I have also been on the lookout for frogspawn, but have failed to find any as yet. About a month ago, we saw a huge number of common frogs mating in the side-shoots from the river Wensum that runs through our local patch, so I'm remaining hopeful that we might find some soon.

All of a sudden, the trees seem to be full of grey squirrels, and they are certainly not being shy or retiring! Everywhere we look there seem to be squirrels performing acrobatics and generally being loud and boisterous. One stayed still just long enough for a photo.

Grey squirrel

Even more local, in our car park, a collared dove seems to have picked the most exposed place to build a nest, in the fork of a rather bare birch tree, and right at the entrance to the car park... She's been incubating for over a week now, so hopefully we'll have some cute and fluffy chicks soon.

Collared dove nest

Spring at School

Staying on the theme of nests, I have some very good news about our school bird box. We've been watching the blue tits hopping in and out, beginning to build then changing their minds about what to use, and now, finally, we can see the fruits of their labour. There are at least six eggs in their nest as of today, much to my excitement, and to the excitement of some of my year 12s who were in school revising. The female is not yet incubating, so I'm hopeful that she will lay more, and I am equally hopeful that we will not miss too much over the next week of the holiday!

Tuesday, 8 April 2014

Spring Strumpshaw Spectacles

It's official. Spring is here! The swallows, house martins and sand martins told me so at Strumpshaw Fen today. It wasn't only members of the Hirundinidae family we saw either, the marsh harriers were out in full force, as were some common lizards that appeared out of nowhere. You can see all of the species we spotted in my diary entry here, along with a couple of sketches for #dabday (Draw A Bird Day) today.

It was beautiful, if breezy day, and as I was a with a friend who had not been to the reserve before, we had a long stomp about, down all of the possible paths and visited both hides. There seemed to be marsh harriers in whichever direction we looked; often with at least four in the sky at any one time. One was carrying something around in his talons whilst we were watching, possibly nesting material. Even though you're almost guaranteed to see them here, today was spectacular for views of them in flight.

One of the marsh harriers

Pair of marsh harriers circling
Our other surprise finds of the day were three common lizards hiding on a little track, two of which gave us enough time to take a few shots!

Common lizard basking in the sunshine
In the woods we also saw two nuthatch clambering up two trees, another first for the year for me. There were also several pairs of great crested grebe on the water. It is amazing the difference that only a few weeks can make; last time I was here, it was cold, muddy, wet, and although still a beautiful place, very brown. Today, it was bright, green and had that beautiful earthy and boggy smell wherever we went. The birds were all in full song too, even if they didn't always show themselves. There were even a few bluebells starting to show their nodding heads. I think our next visit will have to be the ancient woodland of Foxley Woods to see the carpets of bluebells. I'll keep my fingers crossed that they are as spectacular as last year!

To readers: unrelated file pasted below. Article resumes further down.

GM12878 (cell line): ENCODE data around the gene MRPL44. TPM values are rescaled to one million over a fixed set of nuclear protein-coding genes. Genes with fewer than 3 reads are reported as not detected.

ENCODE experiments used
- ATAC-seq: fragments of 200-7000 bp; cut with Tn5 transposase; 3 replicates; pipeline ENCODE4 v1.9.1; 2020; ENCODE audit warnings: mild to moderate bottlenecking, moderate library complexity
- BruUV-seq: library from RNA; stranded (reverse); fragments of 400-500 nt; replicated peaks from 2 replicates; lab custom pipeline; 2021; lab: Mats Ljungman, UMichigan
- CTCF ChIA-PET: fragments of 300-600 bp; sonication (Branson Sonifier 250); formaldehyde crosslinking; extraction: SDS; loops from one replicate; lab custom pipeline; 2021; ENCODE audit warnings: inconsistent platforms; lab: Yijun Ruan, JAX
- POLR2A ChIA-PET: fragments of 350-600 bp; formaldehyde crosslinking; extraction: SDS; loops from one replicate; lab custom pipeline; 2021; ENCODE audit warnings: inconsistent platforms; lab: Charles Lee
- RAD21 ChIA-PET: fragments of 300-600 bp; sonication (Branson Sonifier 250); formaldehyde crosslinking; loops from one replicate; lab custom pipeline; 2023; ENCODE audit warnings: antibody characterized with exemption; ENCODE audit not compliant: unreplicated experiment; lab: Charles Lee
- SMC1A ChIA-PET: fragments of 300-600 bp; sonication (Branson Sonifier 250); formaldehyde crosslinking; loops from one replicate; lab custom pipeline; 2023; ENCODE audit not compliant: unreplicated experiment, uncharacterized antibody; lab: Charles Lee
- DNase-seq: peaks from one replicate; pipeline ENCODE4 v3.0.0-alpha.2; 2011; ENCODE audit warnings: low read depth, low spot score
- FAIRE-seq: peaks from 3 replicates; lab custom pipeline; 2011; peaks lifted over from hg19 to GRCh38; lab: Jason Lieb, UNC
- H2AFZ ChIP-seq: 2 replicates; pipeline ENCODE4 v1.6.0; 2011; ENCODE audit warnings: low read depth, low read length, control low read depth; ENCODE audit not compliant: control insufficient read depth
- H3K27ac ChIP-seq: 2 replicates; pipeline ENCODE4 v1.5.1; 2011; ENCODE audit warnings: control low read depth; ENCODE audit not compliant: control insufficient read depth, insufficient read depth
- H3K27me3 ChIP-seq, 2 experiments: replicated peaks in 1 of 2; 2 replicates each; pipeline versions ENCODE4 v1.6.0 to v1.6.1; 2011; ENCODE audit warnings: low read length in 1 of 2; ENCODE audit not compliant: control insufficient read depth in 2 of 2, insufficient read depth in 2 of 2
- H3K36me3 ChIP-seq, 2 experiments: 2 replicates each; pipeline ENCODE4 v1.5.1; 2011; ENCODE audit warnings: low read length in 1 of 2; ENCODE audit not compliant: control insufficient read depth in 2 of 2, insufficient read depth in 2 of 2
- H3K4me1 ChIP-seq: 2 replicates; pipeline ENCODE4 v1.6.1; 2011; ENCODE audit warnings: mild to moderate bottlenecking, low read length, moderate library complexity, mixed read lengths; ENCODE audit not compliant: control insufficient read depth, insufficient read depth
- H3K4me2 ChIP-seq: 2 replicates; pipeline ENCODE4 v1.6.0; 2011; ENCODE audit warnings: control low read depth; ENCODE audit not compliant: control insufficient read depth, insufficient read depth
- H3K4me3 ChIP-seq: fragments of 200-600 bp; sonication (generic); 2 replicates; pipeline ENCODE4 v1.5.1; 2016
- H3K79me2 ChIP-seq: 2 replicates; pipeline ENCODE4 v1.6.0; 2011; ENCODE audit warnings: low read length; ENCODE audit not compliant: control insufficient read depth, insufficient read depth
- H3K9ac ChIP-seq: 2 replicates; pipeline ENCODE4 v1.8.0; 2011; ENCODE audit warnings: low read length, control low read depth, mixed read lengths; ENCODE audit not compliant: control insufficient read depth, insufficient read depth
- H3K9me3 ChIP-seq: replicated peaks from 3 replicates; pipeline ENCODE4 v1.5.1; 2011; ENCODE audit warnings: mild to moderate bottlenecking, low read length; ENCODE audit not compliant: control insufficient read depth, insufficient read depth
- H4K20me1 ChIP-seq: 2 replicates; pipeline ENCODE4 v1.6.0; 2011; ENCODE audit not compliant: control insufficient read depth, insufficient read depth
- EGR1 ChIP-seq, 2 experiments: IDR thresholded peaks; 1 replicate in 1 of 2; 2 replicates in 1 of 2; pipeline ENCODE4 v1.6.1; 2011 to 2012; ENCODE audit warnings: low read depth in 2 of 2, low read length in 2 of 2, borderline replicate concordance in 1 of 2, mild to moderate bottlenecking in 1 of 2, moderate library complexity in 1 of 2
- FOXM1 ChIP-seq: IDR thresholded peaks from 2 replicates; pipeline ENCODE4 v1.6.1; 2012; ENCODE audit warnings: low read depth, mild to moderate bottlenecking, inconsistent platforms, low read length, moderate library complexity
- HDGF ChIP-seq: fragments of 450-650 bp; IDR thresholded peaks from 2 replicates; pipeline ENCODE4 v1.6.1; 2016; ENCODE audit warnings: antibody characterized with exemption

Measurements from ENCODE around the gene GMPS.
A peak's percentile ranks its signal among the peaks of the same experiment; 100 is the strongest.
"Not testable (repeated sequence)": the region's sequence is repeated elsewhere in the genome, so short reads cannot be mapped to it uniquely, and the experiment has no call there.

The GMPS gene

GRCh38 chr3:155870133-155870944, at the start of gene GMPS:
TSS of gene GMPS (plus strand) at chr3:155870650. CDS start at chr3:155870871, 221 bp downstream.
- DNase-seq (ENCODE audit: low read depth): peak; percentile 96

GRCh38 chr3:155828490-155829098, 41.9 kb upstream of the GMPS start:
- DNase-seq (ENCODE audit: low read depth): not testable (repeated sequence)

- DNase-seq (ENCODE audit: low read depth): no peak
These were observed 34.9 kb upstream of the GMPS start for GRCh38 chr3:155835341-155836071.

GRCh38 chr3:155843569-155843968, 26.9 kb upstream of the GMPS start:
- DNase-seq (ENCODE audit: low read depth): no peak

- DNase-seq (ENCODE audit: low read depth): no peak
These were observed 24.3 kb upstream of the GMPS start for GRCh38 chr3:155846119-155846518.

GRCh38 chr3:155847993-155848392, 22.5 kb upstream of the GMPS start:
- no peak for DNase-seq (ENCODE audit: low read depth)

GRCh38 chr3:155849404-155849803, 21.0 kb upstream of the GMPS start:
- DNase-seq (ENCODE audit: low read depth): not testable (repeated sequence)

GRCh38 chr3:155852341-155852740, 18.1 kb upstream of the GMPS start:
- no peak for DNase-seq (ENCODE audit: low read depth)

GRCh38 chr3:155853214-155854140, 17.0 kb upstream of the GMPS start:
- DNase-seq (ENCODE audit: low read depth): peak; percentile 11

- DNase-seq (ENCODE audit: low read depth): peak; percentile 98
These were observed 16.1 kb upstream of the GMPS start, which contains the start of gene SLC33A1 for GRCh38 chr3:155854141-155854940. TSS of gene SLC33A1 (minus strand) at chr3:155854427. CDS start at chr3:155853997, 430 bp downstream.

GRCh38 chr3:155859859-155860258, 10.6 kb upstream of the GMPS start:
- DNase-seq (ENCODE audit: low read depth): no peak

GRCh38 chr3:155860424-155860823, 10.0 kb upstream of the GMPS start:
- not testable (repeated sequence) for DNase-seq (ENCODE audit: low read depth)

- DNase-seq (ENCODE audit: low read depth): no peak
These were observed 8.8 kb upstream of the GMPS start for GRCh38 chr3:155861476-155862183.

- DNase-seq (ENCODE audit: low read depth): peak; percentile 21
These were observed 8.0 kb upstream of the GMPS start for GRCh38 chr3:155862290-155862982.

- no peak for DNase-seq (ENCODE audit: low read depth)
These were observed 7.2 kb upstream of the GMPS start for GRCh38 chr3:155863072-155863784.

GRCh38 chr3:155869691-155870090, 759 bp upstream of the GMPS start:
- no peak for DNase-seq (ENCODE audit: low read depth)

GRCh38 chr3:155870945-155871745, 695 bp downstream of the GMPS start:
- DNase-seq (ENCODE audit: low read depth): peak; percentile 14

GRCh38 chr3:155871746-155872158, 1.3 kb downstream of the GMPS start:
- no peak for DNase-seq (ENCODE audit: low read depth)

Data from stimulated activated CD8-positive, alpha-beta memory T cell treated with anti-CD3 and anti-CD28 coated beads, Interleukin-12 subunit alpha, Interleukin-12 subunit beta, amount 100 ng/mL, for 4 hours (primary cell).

Blue tit update:

As of Monday 7th April, this was the progress made by the blue tits in their nest!

Wednesday, 2 April 2014

Wildlife at Work

This is my first proper post about attempting to get the pupils I teach involved in wildlife, so for those of you who are not familiar with the school environment, I will give you a short introduction. Schools are interesting places to work. Each day is never quite the same, they can be brilliant, and they certainly have their challenges too. But, unlike some would lead you to believe, it is not all doom and gloom! We do have fun (pupils and staff alike), and there are lots of opportunities to get involved in almost anything...

2013 and 2014 Big Schools'
Birdwatch certificates
I run STEM Club at my school, that is 'Science, Technology, Engineering and Maths' Club. As part of this, I have managed to purchase and set up some great wildlife resources, like a bird box with installed camera that my tutor group and I are keeping close tabs on, and our bird feeders that are set up near the library -  a big help for the Big Schools' Birdwatch!

Noctuid moth chrysalis'
I also have a pop up 'butterfly garden'. I am planning on ordering the painted lady caterpillars that come as part of it soon, but at present I am guardian of seven moth chrysalis' (I've recently learnt they are not cocoons, because cocoons are the silky protection around the chrysalis). They have been in hibernation since the beginning of December, just after the caterpillars were saved from the greenhouse and delivered to my lab. After doing some research, it seems they may be Noctuid or owlet moths, but with over 35,000 known species of this type of moth, I think I'll have to wait until they emerge to really find out what they are!

We are also having discussions about what we're going to do with our 'wildlife garden' and 'nature area'. The wildlife garden once had a pond, but hasn't for a long time, and we want to get it back to how it should be, with a complete pond and wildflowers to make it a haven for wildlife once more. That will then make it a brilliant resource for the ecology based projects that the science department carry out, and as an extra-curricular resource too. Our nature area also has some fantastic aims; there will be raised beds to grow fruit and vegetables, there are the beginnings of an orchard, and there will be swathes of wildflowers to help the honey bees that we keep. This is a fantastic time because we are just starting to flesh out our ideas about exactly what to include and how we're going to do it, and the pupils will be helping us a lot with that.

I will finish with some of the action from our bird box thus far - the blue tits have been very busy this week, today in particular, and their nest seems to be almost ready! They are causing so much excitement, even in our year 11 and sixth form classes. Anyone walking down the corridor must wonder what's going on when there is a sudden "Oh! There's a BIRD!"
Date: 17th March 2014

Date: 18th March 2014

Date: 18th March 2014

Date: 18th March 2014

Date: 18th March 2014

Date: 31st March 2014